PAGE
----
Computer Vision II: Multiple View Geometry
This Module is offered by TUM Department of Informatics.
This module handbook serves to describe contents, learning outcome, methods and examination type as well as linking to current dates for courses and module examination in the respective
Module version of WS 2011/2
There are historic module descriptions of this module. A module description is valid until replaced by a newer one.
Whether the module’s courses are offered during a specific semester is listed in the section Courses, Learning and Teaching Methods and Literature below.
|available module versions|
|SS 2015||WS 2011/2|
IN2228 is a semester module
in English language
at Master’s level
which is offered irregular.
This Module is included in the following catalogues within the study programs in physics.
- Catalogue of non-physics elective courses
|Total workload||Contact hours||Credits (ECTS)|
The module is focused on the mathematical aspects of multiple view geometry. The central challenge addressed in this class is the reconstruction of 3D geometry and camera motion from multiple images. To this end, the students will get a brief review of the main concepts of linear algebra (including matrix rank, SVD, various matrix groups). Students will learn about camera motion and perspective projection, camera calibration, epipolar geometry, the epipolar constraint, the 8-point algorithm, multiview matrices, rank constraints, bundle adjustment. Finally they will learn about the reconstruction of dense geometry. The key concepts will be implemented in Matlab to provide hands-on experience.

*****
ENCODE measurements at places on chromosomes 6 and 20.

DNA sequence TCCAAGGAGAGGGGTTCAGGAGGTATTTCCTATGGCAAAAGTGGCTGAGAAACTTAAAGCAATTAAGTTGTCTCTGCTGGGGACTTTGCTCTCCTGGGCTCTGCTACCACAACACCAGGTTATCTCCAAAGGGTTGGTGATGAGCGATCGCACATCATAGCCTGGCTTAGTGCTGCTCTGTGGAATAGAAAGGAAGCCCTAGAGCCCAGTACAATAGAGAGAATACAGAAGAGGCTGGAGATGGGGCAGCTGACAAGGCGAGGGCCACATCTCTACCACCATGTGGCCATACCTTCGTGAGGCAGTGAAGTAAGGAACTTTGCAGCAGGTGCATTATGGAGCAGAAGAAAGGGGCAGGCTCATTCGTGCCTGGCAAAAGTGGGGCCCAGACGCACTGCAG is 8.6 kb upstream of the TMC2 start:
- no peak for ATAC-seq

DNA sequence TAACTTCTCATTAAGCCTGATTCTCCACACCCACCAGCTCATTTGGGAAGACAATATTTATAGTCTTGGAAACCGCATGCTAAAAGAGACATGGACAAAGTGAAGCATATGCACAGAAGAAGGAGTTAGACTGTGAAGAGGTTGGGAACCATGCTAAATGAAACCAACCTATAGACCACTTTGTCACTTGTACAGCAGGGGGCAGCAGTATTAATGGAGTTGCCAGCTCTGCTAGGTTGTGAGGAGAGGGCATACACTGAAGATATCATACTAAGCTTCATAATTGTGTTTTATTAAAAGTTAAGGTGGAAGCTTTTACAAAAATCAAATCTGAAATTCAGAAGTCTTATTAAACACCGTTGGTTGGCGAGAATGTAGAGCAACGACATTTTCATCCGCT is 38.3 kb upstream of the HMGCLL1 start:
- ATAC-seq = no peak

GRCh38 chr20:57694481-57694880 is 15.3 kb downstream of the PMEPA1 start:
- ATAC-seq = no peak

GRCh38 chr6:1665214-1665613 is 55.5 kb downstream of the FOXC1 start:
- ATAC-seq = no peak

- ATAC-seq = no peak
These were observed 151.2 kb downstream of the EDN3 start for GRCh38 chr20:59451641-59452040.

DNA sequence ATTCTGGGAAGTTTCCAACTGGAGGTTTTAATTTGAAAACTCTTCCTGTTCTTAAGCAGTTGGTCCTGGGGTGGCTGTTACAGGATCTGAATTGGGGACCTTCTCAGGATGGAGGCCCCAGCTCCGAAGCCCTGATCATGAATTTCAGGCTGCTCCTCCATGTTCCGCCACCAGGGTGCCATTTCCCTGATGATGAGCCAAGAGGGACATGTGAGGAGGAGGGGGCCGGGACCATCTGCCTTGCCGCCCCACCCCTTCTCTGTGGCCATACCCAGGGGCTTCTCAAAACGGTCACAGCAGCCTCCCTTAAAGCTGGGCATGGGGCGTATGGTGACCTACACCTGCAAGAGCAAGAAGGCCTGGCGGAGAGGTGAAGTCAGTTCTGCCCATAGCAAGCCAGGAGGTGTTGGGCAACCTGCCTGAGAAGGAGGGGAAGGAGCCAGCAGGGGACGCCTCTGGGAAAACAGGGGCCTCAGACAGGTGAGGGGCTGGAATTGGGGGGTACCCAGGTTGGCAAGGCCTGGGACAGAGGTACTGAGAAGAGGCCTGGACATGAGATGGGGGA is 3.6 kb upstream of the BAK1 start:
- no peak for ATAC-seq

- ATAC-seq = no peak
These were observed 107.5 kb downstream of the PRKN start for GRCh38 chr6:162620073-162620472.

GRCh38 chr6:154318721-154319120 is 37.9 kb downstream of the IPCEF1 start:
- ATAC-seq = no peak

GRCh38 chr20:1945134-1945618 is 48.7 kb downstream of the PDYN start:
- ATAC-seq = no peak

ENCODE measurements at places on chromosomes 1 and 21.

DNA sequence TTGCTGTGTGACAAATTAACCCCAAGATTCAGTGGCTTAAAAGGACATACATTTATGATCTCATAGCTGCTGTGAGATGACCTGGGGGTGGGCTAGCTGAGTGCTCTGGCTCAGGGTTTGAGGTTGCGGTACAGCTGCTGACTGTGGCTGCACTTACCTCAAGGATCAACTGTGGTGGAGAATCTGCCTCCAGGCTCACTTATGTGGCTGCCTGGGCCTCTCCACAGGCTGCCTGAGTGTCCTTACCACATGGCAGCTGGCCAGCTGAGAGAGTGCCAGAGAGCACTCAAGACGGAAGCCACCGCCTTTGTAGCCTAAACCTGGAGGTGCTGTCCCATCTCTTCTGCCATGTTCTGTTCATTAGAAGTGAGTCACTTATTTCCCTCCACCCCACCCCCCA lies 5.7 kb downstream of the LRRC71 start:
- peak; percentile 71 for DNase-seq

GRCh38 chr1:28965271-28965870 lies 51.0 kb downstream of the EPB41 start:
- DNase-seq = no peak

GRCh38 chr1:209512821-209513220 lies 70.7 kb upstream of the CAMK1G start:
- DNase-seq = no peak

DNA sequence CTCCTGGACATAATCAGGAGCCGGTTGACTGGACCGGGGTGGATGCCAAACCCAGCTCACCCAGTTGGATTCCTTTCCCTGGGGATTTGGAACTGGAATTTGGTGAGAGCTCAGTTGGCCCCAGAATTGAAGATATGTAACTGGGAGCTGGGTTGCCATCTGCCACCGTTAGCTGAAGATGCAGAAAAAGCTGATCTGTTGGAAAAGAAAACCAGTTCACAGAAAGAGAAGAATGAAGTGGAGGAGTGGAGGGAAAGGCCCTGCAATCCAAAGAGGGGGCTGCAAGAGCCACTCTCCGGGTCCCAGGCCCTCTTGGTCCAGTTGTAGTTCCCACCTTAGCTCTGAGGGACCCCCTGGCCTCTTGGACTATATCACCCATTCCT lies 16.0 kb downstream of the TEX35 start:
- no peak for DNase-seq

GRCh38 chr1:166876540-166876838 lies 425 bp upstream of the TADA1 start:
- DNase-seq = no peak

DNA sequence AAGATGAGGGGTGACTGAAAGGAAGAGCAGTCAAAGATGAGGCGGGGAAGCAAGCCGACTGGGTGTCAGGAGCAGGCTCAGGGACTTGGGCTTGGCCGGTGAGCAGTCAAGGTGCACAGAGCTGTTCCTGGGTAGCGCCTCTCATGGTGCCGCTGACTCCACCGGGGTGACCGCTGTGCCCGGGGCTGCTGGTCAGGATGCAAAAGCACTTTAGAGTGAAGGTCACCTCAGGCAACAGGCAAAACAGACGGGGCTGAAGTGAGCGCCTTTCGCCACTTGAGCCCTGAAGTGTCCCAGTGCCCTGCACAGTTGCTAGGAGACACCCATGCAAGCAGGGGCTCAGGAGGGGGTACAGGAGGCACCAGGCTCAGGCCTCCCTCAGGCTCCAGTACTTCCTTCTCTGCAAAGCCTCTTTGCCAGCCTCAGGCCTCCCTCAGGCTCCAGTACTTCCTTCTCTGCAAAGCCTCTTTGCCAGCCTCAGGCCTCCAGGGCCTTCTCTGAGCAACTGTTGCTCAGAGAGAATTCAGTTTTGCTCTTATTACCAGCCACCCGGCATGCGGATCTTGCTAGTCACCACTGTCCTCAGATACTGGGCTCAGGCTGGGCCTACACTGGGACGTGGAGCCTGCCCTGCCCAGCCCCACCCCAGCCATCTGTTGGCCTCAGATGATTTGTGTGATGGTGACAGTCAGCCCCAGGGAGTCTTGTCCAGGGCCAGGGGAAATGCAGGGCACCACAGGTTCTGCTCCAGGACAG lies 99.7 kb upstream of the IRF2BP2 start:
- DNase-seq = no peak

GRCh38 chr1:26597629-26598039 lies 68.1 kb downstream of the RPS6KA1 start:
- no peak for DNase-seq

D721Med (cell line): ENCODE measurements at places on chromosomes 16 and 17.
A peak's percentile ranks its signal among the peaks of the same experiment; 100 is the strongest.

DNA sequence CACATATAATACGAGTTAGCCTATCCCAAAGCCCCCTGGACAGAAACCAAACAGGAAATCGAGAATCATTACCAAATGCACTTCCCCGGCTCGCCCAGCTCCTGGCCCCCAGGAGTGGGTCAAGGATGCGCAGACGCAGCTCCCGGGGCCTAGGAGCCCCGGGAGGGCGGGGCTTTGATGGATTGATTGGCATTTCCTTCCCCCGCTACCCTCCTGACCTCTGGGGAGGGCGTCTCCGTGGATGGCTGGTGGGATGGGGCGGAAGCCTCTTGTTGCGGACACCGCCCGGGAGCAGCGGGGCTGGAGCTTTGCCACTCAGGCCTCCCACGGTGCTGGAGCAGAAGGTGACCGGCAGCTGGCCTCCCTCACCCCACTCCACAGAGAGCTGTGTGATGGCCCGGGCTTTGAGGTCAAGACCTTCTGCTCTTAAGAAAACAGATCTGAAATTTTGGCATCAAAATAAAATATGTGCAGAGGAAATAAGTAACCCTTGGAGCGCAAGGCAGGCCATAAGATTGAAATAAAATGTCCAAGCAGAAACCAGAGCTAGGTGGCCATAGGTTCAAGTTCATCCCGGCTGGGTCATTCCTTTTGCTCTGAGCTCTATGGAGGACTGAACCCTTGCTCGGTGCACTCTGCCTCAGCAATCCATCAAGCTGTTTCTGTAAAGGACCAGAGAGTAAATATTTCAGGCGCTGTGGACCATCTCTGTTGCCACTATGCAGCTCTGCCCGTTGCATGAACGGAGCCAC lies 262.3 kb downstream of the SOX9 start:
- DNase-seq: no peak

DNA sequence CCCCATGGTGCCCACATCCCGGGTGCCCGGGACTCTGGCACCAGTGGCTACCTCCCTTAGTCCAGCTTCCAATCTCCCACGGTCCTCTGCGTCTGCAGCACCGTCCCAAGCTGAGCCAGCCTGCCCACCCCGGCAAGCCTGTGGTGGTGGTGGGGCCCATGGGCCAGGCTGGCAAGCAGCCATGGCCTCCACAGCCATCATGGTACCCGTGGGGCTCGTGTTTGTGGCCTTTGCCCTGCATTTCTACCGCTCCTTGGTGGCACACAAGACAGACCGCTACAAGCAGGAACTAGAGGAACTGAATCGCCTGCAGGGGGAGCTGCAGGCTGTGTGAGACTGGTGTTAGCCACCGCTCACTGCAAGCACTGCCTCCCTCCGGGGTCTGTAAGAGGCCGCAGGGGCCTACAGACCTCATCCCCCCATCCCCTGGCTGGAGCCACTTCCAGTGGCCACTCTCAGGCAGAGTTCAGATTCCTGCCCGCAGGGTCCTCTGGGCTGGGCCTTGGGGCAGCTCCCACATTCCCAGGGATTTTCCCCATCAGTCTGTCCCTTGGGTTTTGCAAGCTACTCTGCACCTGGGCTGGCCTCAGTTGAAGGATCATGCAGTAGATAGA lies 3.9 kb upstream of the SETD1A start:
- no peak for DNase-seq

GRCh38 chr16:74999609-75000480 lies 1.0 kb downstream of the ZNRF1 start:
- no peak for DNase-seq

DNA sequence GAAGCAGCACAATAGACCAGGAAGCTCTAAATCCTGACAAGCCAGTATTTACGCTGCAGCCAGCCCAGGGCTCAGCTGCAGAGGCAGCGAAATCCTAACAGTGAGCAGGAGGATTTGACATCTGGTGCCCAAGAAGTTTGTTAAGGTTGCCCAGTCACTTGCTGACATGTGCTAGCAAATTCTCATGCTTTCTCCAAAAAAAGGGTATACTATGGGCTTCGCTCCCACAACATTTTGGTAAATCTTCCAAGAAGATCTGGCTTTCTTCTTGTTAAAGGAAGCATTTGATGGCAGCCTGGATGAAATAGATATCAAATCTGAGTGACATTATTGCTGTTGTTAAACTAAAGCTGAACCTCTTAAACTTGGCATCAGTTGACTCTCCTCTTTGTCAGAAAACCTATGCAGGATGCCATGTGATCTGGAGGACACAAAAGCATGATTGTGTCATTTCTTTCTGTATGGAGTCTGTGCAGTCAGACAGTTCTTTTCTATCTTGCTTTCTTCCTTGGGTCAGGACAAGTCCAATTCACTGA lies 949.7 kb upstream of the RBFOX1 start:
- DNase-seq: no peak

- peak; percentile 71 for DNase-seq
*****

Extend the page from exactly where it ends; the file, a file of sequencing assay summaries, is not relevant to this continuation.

Upon successful completion of the module, students understand the mathematics of image formation and are able to recover camera motion and 3D geometry from images. Moreover, the students are able to implement the basic concepts in Matlab.
MA0901 Linear Algebra for Informatics
MA0902 Analysis for Informatics
Courses and Schedule
Learning and Teaching Methods
The main concepts will be presented in the lecture. During the tutorial, related exercises and discussions will deepen the understanding. Besides theoretical exercises, there will be programming exercises.
Tutor presentation, interactive problem solving, discussion
An Invitation to 3D Vision (Y. Ma, S. Soatto, J. Kosecka, S. Sastry)
Multiple View Geometry in Computer Vision (R. Hartley, A. Zissermann)
Description of exams and course work
The exam takes the form of a 120 minutes written test. In the written exam students should prove that they understood the reconstruction of 3D geometry and camera motion from multiple images. The questions will focus on the key concepts which have been discussed during the lecture and the tutorials. Mathematical proofs of the central concepts and questions about the implementation in Matlab assess acquaintance with the concepts in multiple view geometry.
The exam may be repeated at the end of the semester.